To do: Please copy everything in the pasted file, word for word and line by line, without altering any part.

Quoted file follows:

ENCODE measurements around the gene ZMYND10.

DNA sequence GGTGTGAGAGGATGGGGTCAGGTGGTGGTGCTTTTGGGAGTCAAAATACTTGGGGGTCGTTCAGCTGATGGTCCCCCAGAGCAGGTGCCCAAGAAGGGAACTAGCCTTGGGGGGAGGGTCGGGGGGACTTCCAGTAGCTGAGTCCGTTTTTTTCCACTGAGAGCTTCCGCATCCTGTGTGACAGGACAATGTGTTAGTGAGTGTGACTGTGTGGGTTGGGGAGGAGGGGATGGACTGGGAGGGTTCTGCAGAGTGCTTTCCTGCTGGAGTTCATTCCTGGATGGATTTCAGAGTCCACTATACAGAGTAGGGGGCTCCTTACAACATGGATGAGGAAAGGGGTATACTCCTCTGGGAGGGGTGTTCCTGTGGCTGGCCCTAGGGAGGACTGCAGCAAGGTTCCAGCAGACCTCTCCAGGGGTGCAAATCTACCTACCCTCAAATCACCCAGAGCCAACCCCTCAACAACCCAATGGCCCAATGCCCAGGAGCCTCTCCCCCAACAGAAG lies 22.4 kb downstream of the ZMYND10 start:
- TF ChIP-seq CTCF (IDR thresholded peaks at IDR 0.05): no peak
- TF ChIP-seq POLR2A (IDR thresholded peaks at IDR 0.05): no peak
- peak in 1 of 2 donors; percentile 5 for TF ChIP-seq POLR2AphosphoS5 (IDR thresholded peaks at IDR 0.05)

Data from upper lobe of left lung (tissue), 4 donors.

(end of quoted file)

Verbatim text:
ENCODE measurements around the gene ZMYND10.

DNA sequence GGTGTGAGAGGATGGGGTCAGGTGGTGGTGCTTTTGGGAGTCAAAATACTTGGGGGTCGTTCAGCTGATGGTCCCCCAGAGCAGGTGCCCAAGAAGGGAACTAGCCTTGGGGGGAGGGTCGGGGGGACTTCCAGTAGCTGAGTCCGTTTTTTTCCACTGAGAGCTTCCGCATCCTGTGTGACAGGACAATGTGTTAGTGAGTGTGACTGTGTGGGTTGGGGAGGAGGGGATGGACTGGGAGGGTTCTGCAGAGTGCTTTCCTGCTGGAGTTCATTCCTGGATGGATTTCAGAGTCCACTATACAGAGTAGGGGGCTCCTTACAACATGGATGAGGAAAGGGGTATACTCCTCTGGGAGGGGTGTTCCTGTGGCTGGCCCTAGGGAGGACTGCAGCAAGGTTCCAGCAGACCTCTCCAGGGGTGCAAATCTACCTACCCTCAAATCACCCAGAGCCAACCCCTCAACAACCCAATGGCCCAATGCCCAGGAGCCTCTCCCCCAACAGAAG lies 22.4 kb downstream of the ZMYND10 start:
- TF ChIP-seq CTCF (IDR thresholded peaks at IDR 0.05): no peak
- TF ChIP-seq POLR2A (IDR thresholded peaks at IDR 0.05): no peak
- peak in 1 of 2 donors; percentile 5 for TF ChIP-seq POLR2AphosphoS5 (IDR thresholded peaks at IDR 0.05)

Data from upper lobe of left lung (tissue), 4 donors.